It's rare that Turkmenistan's heavily state-controlled media has any news not covered by any other outlets. Yet on January 24, the State News Agency of Turkmenistan (TDH) carried a brief notice of a "high-level delegation consisting of high-ranking officials of the U.S. Department of State and Ministry [sic] of Defense," published under the "Cooperation" rubric of the propagandistic government website called "Turkmenistan: The Golden Age".
The notice was written in standard boilerplate:
The talks focused on the prospects for intensifying bilateral cooperation and topical issues of regional and international importance of mutual interest, including global security, counteraction against global threats and challenges. Expressing full support for Turkmenistan’s peaceful foreign policy, the guests underscored the significance of the constructive initiatives put forward by the Turkmen leader Gurbanguly Berdymukhamedov at the 65th session of the United Nations General Assembly.
The Russian version of the story was similar, although with the slightly more literary term, "challenges of modernity," which, along with "global threats" is a common euphemism usually indicating "terrorism" or "narcotics-smuggling" but can also mean "war" -- as in neighboring Afghanistan.
Turkmenistan's state TV channel, Altyn-Assyr, broadcast much the same text, noting that the delegation arrived January 21.
I put in some requests to State Department spokespersons, and as answers can take awhile in the post-WikiLeaks era, I began looking around for some other mention of the delegation. I checked with the cheery Facebook page for the U.S. Embassy in Ashgabat, which I "like" along with 1,072 other people, but didn't find any mention. I asked a question on the wall, and was redirected to the press officer. Later I made sure to deposit a "like" to the film festival video -- a foreign service official noted on the wall that he had "fought a losing battle for a year" trying to get video material like this on the Embassy website.
I then found a report dated January 19 from Kabar, the Kyrgyz national news agency, which said Deputy Assistant Secretary of State for South and Central Asian Affairs Susan Elliott was in Bishkek, and was received by President Roza Otunbayeva. Elliott "expressed gratitude to the Kyrgyz Republic for support lent to the U.S.A. on the operation in Afghanistan," Kabar reported, adding that the delegation “discussed the issues of rendering assistance in strengthening of defending state borders".
EurasiaNet learned that this delegation reportedly included David Sedney, Deputy Assistant Secretary of Defense for Afghanistan, Pakistan and Central Asia, and Major General James Chambers, Commander of the Combined Arms Support Command/Sustainment Center of Excellence at Fort Lee, VA, and apparently an official from the U.S. Defense Logistics Agency as well.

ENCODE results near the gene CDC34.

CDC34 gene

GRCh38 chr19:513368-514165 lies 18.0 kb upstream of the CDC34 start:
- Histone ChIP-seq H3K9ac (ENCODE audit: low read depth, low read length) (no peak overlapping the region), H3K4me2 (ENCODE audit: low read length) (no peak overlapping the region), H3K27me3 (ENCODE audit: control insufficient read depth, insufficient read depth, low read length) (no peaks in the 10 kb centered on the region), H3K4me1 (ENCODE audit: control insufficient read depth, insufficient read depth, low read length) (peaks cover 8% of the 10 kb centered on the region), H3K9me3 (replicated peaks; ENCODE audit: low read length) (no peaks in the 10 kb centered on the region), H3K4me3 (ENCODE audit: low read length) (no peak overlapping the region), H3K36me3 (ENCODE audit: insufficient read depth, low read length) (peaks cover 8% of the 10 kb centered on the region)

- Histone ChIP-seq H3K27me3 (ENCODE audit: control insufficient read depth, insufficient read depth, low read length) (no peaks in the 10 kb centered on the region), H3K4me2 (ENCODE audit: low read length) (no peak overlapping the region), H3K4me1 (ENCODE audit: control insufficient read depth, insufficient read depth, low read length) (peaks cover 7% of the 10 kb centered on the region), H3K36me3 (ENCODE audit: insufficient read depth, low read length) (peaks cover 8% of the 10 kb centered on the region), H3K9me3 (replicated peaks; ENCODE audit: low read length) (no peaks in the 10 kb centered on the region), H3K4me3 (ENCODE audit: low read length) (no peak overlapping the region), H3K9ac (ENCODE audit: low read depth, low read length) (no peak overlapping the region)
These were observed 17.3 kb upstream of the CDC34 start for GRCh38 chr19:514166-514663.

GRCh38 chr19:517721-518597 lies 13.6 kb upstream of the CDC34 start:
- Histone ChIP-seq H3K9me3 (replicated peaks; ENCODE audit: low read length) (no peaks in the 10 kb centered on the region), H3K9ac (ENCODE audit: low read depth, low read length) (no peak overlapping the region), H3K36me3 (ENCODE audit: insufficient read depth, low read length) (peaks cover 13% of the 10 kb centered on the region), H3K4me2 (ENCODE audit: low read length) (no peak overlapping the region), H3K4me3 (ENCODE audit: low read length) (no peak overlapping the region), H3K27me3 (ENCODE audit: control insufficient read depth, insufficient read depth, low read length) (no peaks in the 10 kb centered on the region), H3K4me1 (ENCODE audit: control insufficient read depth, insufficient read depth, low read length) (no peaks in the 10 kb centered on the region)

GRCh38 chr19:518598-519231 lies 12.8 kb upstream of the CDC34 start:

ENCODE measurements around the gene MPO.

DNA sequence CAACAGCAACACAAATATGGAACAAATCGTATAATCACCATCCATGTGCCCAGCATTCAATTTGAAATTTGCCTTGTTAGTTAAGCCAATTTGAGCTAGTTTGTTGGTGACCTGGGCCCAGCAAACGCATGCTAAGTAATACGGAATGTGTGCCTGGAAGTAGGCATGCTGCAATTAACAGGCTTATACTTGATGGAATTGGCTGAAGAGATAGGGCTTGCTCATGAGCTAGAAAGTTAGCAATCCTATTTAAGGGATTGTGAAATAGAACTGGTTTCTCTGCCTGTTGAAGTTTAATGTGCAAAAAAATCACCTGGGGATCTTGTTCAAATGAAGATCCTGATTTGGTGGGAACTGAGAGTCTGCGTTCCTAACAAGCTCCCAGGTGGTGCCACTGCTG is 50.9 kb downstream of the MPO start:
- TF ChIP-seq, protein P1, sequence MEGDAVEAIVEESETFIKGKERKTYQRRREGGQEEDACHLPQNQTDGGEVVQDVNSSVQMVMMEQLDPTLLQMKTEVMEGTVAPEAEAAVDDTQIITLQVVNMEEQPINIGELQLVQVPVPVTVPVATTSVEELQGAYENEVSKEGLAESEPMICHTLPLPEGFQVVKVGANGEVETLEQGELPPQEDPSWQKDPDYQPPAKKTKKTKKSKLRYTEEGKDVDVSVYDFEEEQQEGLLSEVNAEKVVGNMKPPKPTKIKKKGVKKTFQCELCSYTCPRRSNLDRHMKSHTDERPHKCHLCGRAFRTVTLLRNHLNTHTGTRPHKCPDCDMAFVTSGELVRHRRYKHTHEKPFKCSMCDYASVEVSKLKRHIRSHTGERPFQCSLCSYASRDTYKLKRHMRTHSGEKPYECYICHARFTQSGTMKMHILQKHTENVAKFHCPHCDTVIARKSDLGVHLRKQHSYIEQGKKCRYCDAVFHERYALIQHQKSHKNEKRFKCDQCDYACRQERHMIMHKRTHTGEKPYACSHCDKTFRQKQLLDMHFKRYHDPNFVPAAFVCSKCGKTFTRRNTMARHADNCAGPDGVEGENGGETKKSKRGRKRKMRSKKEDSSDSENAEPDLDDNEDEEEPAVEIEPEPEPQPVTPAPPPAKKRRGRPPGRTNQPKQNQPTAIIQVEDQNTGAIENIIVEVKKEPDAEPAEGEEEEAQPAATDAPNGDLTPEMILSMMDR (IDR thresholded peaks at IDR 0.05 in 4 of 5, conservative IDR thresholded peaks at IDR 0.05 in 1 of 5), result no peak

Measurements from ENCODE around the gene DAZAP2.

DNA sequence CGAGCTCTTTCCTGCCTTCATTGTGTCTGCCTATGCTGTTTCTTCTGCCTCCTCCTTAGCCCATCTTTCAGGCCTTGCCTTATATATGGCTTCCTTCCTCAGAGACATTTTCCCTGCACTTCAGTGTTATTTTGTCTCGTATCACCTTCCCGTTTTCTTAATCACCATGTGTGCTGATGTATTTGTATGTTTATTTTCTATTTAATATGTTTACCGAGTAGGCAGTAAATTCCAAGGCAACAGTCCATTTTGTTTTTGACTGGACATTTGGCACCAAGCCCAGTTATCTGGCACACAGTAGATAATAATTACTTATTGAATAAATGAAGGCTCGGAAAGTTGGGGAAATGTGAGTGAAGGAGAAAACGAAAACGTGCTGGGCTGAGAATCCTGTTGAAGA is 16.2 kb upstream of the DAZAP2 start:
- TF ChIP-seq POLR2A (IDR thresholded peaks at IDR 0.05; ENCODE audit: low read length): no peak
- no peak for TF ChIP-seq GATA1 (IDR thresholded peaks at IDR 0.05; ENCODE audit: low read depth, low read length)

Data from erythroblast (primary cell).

Eventually, State came back with a statement for the record and indicated that this delegation to Ashgabat appeared to be the same group that visited Bishkek:
Officials from the US State Department and Department of Defense visited Turkmenistan on January 22nd as part of a regional trip through the Central Asian states to discuss regional security and bilateral relations.
While not much more could be gleaned there, a statement on the U.S. Embassy website in Ashgabat from Assistant Secretary Robert O. Blake, Jr. delivered at Rice University in Houston, Texas on January 19, titled "The Obama's Administration's Priorities in South and Central Asia," provides the outlines of the policy we can expect in Central Asia.
Interestingly, this statement, primarily about the war in Afghanistan (although the word "war" is not used) does contain the phrases "human rights" and "democracy," but the former are left as an abstraction said to be reaffirmed by Kazakhstan's hosting of the first summit of the Organization for Security and Cooperation in Europe in 10 years, and the latter is only mentioned with regard to India, and praise of its programs in Afghanistan:
My bureau’s single most important priority is supporting stabilization efforts in Afghanistan. The President, Secretary Clinton, Secretary Gates and other members of the Cabinet have spent countless hours reviewing and honing our efforts in the region. I am pleased to say that Central Asia and India have played a critical role in supporting coalition efforts in the region.
The Northern Distribution Network – the NDN – runs through most of the Central Asian countries, supplies a growing percentage of provisions for our military effort and offers an alternative to the more widely used southern supply route through Pakistan. The NDN increasingly offers the people of the Central Asian countries the opportunity to sell goods and services to NATO troops in Afghanistan, and we hope it can help catalyze greater trade and economic cooperation between Afghanistan and Central Asia.
In this speech, Blake also praises the Chinese pipeline in Turkmenistan because it helps Turkmenistan "diversify," i.e. turn away from Russian domination, and also welcomes the Turkmenistan-Afghanistan-Pakistan-India (TAPI) pipeline and expects that it will not only provide jobs and prosperity but a "peace corridor" through the whole region.
And there we have it -- the U.S. theory of the Silk Road that can benefit NATO's war effort yet make it seem like a kind of regional Marshall Plan, too, along with a sort of containment theory or diversion program -- only this time directed not at communism but at Islamic fundamentalism. There is an implicit notion that pipelines, transportation infrastructure projects and trade make people somehow turn away from their extremist beliefs and guns, while leaving unsolved the problem of authoritarian regimes and their corruption and abuse.